I just spent the day in al-Quds (aka Jerusalem)! You know, the holy city for Muslims, Christians and Jews, one of the oldest cities in the world (dates from 4th century BCE), the city where Jesus was crucified, the city the Crusades were fought over…no big deal.
No, in all seriousness – what the what?!? Too good to be true!
George, Mariam, Stephen and I woke up early this morning, had eggs with zaatar, pita bread and olives for breakfast and then piled into the car. The drive to Jerusalem took us somewhere between 30-45 minutes + a passport check at the Jerusalem checkpoint and we were in! As we drove into the city, George was pointing out the distinctions between East Jerusalem, which is Palestinian and West Jerusalem, which is Israeli – it’s bizarre to see the similarities and contrasts of these peoples living side by side. Our first stop, was at the top of the Mount of Olives for an insane view over all of the city.
After our scenic detour we made our way down to the Damascus Gate, one of the main entrances into the old city. A gate has stood at that spot since at least the 2nd century A.D., constructed by the Romans, under the rule of Hadrian. However, the gate that stands there today, was built in the mid-1500s by the Ottomans, under the rule of Suleman the Magnificent. Sweet!
When you enter through the gate, you’re right in the middle of the souk (market) that runs through the center of the old city. All of a sudden, you’re bombarded with thousands of different colors and smells, fabrics and foods, jewelry and carvings – it’s amazing!! I can’t do it justice with descriptions so I’ll just post some photos 🙂
In the end, we couldn’t resist the allure of the intoxicating smells wafting from the sweet shops, and made a stop in the souk for some hot knafe, which is probably my all time favorite Lebanese pastry. Oh and get this, apparently, a couple days ago, a Palestinian guy set the Guinness Record for making the world’s largest knafe. This man is my HERO.
Bellies stuffed and huge smiles plastered on our faces we wound our way out of the souk and over to the Church of the Holy Sepulchre. So, if you didn’t know, a sepulchre is “a small room or monument, cut in rock or built of stone, in which a dead person is laid or buried.” So the Church took its name from Jesus’ sepulchre, which lies inside the church. Yup. That’s right. This is where Jesus was buried. Insanity.
The church was built in the early-300s CE, under the rule of the Roman emperor Constantine I – you know – the first Christian Roman Emperor, the guy who changed Byzantium to Constantinople. Constantine’s mom, Helena, was one of those people who always needed a project – kind of like my Mom. So, Constantine gave her the task of going through the Holy Land (which was then all part of his empire), digging up all the Christian relics, and building churches on the sites of her finds to promote them.
Now, before the Church of the Holy Sepulchre was constructed, there was a temple to Venus standing on the site. Helena was not a fan of Greco-Roman paganism, so she had Venus’s Jerusalem temple demolished. I’m not saying that Venus cursed her for it, but Helena did get divorced and was never remarried so…who knows? Maybe it’s just me, but I’d say, when in doubt, don’t do anything to piss off the goddess of love.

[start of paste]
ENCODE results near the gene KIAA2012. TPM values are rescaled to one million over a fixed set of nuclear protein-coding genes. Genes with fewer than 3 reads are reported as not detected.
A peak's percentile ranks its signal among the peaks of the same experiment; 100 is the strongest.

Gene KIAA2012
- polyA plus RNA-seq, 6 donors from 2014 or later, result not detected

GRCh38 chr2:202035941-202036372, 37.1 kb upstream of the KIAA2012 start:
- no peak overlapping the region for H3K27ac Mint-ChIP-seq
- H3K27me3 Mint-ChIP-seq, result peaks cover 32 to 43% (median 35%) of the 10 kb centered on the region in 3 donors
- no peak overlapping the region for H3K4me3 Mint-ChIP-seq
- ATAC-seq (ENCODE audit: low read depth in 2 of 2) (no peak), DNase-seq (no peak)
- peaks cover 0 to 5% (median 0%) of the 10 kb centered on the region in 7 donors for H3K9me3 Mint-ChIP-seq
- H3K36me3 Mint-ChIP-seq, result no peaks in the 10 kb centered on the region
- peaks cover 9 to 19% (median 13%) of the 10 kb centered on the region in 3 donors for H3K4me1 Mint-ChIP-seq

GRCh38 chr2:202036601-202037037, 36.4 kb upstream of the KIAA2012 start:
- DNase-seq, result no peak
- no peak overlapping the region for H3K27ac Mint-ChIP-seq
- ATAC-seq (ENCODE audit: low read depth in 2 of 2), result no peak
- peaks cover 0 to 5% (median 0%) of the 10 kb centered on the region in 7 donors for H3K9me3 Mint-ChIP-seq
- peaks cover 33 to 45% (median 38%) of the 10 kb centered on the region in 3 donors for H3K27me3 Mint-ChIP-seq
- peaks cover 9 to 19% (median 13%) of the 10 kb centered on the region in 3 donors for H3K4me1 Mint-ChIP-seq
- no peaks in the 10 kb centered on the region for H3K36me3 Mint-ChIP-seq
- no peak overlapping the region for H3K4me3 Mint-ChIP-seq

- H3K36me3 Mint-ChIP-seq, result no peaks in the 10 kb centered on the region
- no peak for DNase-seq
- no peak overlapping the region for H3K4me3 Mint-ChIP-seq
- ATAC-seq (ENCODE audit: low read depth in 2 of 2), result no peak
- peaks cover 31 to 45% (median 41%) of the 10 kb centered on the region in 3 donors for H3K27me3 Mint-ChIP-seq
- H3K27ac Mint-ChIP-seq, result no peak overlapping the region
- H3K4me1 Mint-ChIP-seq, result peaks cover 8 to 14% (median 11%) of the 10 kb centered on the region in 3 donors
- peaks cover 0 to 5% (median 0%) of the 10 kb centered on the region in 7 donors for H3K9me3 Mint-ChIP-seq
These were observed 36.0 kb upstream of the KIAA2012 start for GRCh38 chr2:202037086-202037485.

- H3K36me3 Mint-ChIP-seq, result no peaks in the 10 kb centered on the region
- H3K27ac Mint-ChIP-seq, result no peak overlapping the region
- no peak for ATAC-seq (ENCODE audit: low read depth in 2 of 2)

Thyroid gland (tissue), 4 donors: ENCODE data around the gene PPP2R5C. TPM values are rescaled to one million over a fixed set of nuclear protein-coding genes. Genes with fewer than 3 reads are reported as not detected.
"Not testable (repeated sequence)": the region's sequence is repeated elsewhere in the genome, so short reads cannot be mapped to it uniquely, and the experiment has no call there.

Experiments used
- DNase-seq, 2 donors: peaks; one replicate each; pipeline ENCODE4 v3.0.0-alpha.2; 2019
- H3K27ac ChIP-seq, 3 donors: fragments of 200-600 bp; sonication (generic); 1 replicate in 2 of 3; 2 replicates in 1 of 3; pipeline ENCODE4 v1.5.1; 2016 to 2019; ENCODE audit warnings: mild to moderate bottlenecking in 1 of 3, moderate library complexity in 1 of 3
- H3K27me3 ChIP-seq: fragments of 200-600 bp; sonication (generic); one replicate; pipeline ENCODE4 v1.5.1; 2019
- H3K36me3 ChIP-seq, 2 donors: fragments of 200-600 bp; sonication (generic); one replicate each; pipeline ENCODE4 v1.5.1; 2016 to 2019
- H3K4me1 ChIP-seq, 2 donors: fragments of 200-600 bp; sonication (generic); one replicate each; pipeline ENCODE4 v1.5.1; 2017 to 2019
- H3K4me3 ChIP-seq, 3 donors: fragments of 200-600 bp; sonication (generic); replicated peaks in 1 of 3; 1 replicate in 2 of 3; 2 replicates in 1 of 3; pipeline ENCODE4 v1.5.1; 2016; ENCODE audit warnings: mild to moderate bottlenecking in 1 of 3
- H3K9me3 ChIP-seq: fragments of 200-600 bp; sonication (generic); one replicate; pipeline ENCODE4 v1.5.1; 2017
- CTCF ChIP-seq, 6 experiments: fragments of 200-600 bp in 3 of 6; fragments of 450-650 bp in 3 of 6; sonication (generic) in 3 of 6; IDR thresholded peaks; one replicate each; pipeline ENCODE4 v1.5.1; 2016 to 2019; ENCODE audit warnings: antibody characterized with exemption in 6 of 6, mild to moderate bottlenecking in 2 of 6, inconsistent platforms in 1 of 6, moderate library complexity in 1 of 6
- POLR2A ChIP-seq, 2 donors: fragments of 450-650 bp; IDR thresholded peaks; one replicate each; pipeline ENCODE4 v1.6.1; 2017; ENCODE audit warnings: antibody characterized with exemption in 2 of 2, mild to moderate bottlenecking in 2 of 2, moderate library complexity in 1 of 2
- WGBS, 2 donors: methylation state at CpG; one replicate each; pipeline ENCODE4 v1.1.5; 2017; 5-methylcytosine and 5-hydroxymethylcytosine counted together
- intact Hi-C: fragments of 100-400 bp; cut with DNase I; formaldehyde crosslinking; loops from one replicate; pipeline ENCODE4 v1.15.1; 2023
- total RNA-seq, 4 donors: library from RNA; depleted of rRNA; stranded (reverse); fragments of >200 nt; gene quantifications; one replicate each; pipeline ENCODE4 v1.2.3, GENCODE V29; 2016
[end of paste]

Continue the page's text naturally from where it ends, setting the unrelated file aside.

Anyway, after Helena had it demolished, she decided to excavate under the ruins of the former temple. According to legend, during these excavations three crosses were uncovered. Helena thought that one of the crosses might be the ‘True Cross’ that Christ was crucified on, so to test her theory she supposedly let a sick woman touch all three crosses. After touching the third cross the woman was healed, Helena decided that meant the cross was the ‘True Cross’ (meaning that this must have been the site of Jesus’ crucifixion) and she ordered the construction of the Church of the Holy Sepulchre on the spot. The church also contains the ‘Angel’s Stone’, a piece of the stone that sealed Jesus’ tomb, and his sepulchre itself which was discovered during the construction of the Church.
I’ve never been a particularly religious person, by I do have to say that it’s incredibly moving to see people from all over the world coming to this church. They believe so completely in the power of the church and the relics inside – everyone’s crying, lighting candles, kissing the stone that Jesus was laid upon after he was taken off the cross. And they’ve been doing this for centuries now! Big example – Crusaders used to visit this church and they would carve small crosses into one of the church walls – sort of a ‘I was here’ mark. The wall is covered with hundreds of crosses now. It’s amazing!
One kind of funny tidbit about the church – sometime in the early-mid 1800s, someone was washing the church windows or repairing part of the exterior, and placed a wooden ladder on the facade of the church. The guy forgot his ladder, years passed and no one ever moved it. And now the ladder, which is still there, has come to be called ‘The immovable ladder.’ Tourists take photos of it. And just like that this guy’s forgotten ladder has become a part of this church. Can’t help but smile at that 😉
After visiting the church, we were walking around the city when we bumped into an old friend of George’s, Albert. When George was around my age, he was working as a photojournalist in Palestine, met Albert and ended up renting a room from him during his stay. The two have been friends ever since. When we ran into Albert, he was sitting outside with some of his friends, smoking their narghiles and drinking tea. We sat down and joined them.
Albert’s stories were all in Arabic, but I hear he’s a crack up. And honestly, this dude talks more than I do. It was impressive.